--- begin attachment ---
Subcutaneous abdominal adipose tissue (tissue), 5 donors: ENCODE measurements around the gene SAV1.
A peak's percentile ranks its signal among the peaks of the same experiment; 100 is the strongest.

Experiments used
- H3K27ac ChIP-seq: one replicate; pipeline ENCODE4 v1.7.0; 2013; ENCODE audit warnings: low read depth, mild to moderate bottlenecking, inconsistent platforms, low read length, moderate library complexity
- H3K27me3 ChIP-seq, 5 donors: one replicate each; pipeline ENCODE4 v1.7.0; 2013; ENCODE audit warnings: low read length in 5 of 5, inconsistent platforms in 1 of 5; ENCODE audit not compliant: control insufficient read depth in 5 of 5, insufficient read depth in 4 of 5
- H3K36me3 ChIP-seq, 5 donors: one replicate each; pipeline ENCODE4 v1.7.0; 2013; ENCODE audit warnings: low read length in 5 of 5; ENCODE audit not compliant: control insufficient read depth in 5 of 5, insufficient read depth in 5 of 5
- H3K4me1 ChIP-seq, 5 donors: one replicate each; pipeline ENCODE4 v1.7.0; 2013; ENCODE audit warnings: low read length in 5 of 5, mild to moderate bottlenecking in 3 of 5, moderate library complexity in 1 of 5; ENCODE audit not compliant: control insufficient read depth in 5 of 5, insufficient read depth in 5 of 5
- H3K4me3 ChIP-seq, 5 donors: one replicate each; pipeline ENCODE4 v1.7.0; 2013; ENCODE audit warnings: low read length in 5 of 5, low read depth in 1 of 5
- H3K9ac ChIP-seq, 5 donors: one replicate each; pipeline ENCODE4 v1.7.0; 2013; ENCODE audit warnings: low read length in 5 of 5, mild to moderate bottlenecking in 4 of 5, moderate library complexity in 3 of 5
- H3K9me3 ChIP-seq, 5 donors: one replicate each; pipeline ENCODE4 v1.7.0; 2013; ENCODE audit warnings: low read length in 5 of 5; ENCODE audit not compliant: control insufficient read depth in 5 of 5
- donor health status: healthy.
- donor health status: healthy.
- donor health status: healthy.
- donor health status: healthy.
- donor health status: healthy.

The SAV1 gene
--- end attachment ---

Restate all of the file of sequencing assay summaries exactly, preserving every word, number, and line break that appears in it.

Subcutaneous abdominal adipose tissue (tissue), 5 donors: ENCODE measurements around the gene SAV1.
A peak's percentile ranks its signal among the peaks of the same experiment; 100 is the strongest.

Experiments used
- H3K27ac ChIP-seq: one replicate; pipeline ENCODE4 v1.7.0; 2013; ENCODE audit warnings: low read depth, mild to moderate bottlenecking, inconsistent platforms, low read length, moderate library complexity
- H3K27me3 ChIP-seq, 5 donors: one replicate each; pipeline ENCODE4 v1.7.0; 2013; ENCODE audit warnings: low read length in 5 of 5, inconsistent platforms in 1 of 5; ENCODE audit not compliant: control insufficient read depth in 5 of 5, insufficient read depth in 4 of 5
- H3K36me3 ChIP-seq, 5 donors: one replicate each; pipeline ENCODE4 v1.7.0; 2013; ENCODE audit warnings: low read length in 5 of 5; ENCODE audit not compliant: control insufficient read depth in 5 of 5, insufficient read depth in 5 of 5
- H3K4me1 ChIP-seq, 5 donors: one replicate each; pipeline ENCODE4 v1.7.0; 2013; ENCODE audit warnings: low read length in 5 of 5, mild to moderate bottlenecking in 3 of 5, moderate library complexity in 1 of 5; ENCODE audit not compliant: control insufficient read depth in 5 of 5, insufficient read depth in 5 of 5
- H3K4me3 ChIP-seq, 5 donors: one replicate each; pipeline ENCODE4 v1.7.0; 2013; ENCODE audit warnings: low read length in 5 of 5, low read depth in 1 of 5
- H3K9ac ChIP-seq, 5 donors: one replicate each; pipeline ENCODE4 v1.7.0; 2013; ENCODE audit warnings: low read length in 5 of 5, mild to moderate bottlenecking in 4 of 5, moderate library complexity in 3 of 5
- H3K9me3 ChIP-seq, 5 donors: one replicate each; pipeline ENCODE4 v1.7.0; 2013; ENCODE audit warnings: low read length in 5 of 5; ENCODE audit not compliant: control insufficient read depth in 5 of 5
- donor health status: healthy.
- donor health status: healthy.
- donor health status: healthy.
- donor health status: healthy.
- donor health status: healthy.

The SAV1 gene